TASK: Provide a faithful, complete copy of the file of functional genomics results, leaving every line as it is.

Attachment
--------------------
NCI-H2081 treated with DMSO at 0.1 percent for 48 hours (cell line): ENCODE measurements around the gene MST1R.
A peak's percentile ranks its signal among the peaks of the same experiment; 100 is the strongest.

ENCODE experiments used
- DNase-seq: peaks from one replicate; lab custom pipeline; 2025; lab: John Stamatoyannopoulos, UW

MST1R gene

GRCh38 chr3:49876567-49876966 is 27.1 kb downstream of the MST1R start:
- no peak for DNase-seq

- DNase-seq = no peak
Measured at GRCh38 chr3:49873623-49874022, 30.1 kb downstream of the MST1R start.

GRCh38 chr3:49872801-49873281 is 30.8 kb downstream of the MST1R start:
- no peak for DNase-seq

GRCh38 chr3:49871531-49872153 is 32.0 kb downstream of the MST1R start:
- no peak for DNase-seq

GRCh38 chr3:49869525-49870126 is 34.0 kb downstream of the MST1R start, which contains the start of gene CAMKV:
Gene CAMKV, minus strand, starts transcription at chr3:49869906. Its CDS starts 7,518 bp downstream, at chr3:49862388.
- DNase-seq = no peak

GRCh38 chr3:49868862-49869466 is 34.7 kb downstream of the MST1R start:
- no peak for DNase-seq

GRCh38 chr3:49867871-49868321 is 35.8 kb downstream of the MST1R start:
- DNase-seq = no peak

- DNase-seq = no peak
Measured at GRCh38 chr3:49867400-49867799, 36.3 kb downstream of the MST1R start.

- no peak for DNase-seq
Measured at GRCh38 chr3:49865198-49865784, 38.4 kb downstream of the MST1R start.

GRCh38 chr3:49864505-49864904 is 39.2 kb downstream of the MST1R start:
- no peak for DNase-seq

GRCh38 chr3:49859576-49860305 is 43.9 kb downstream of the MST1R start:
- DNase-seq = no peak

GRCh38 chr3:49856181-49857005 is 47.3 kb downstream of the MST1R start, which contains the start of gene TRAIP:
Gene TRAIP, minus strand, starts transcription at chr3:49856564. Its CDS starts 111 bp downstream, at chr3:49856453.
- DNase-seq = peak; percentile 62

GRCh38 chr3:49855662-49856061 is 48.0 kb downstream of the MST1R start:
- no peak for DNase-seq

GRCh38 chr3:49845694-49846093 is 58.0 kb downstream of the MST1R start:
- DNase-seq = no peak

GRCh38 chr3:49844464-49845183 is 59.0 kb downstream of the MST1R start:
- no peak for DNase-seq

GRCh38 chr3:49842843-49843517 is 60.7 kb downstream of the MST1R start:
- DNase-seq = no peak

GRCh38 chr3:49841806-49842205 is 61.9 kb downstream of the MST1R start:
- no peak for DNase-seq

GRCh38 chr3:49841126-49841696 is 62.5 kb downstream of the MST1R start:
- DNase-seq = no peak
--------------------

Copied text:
NCI-H2081 treated with DMSO at 0.1 percent for 48 hours (cell line): ENCODE measurements around the gene MST1R.
A peak's percentile ranks its signal among the peaks of the same experiment; 100 is the strongest.

ENCODE experiments used
- DNase-seq: peaks from one replicate; lab custom pipeline; 2025; lab: John Stamatoyannopoulos, UW

MST1R gene

GRCh38 chr3:49876567-49876966 is 27.1 kb downstream of the MST1R start:
- no peak for DNase-seq

- DNase-seq = no peak
Measured at GRCh38 chr3:49873623-49874022, 30.1 kb downstream of the MST1R start.

GRCh38 chr3:49872801-49873281 is 30.8 kb downstream of the MST1R start:
- no peak for DNase-seq

GRCh38 chr3:49871531-49872153 is 32.0 kb downstream of the MST1R start:
- no peak for DNase-seq

GRCh38 chr3:49869525-49870126 is 34.0 kb downstream of the MST1R start, which contains the start of gene CAMKV:
Gene CAMKV, minus strand, starts transcription at chr3:49869906. Its CDS starts 7,518 bp downstream, at chr3:49862388.
- DNase-seq = no peak

GRCh38 chr3:49868862-49869466 is 34.7 kb downstream of the MST1R start:
- no peak for DNase-seq

GRCh38 chr3:49867871-49868321 is 35.8 kb downstream of the MST1R start:
- DNase-seq = no peak

- DNase-seq = no peak
Measured at GRCh38 chr3:49867400-49867799, 36.3 kb downstream of the MST1R start.

- no peak for DNase-seq
Measured at GRCh38 chr3:49865198-49865784, 38.4 kb downstream of the MST1R start.

GRCh38 chr3:49864505-49864904 is 39.2 kb downstream of the MST1R start:
- no peak for DNase-seq

GRCh38 chr3:49859576-49860305 is 43.9 kb downstream of the MST1R start:
- DNase-seq = no peak

GRCh38 chr3:49856181-49857005 is 47.3 kb downstream of the MST1R start, which contains the start of gene TRAIP:
Gene TRAIP, minus strand, starts transcription at chr3:49856564. Its CDS starts 111 bp downstream, at chr3:49856453.
- DNase-seq = peak; percentile 62

GRCh38 chr3:49855662-49856061 is 48.0 kb downstream of the MST1R start:
- no peak for DNase-seq

GRCh38 chr3:49845694-49846093 is 58.0 kb downstream of the MST1R start:
- DNase-seq = no peak

GRCh38 chr3:49844464-49845183 is 59.0 kb downstream of the MST1R start:
- no peak for DNase-seq

GRCh38 chr3:49842843-49843517 is 60.7 kb downstream of the MST1R start:
- DNase-seq = no peak

GRCh38 chr3:49841806-49842205 is 61.9 kb downstream of the MST1R start:
- no peak for DNase-seq

GRCh38 chr3:49841126-49841696 is 62.5 kb downstream of the MST1R start:
- DNase-seq = no peak